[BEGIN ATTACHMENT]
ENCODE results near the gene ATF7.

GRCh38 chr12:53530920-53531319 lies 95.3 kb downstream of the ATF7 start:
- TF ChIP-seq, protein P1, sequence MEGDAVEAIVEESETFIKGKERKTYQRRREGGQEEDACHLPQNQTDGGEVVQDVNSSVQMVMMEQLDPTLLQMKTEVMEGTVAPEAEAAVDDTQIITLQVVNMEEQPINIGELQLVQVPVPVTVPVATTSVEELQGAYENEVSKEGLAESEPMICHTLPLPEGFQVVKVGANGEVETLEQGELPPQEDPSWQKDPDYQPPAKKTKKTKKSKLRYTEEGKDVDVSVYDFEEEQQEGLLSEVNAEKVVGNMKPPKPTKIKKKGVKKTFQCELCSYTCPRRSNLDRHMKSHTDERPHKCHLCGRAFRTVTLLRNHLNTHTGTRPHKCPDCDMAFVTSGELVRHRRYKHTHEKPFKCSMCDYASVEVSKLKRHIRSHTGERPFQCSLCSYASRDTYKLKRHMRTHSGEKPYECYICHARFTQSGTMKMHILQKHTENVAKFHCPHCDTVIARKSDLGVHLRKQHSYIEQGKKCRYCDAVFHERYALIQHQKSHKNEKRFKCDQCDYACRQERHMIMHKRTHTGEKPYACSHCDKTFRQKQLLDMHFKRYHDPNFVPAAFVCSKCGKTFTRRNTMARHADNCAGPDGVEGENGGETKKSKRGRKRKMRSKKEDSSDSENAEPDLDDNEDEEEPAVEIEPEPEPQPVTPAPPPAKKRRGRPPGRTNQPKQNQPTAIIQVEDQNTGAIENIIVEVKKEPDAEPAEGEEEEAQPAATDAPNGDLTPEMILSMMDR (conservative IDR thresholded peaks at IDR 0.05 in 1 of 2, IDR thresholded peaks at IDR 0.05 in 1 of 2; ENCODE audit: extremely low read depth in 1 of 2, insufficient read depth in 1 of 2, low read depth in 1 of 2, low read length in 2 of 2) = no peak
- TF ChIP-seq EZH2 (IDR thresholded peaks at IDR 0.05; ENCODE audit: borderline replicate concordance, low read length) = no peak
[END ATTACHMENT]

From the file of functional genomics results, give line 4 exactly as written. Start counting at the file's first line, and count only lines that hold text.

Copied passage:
- TF ChIP-seq EZH2 (IDR thresholded peaks at IDR 0.05; ENCODE audit: borderline replicate concordance, low read length) = no peak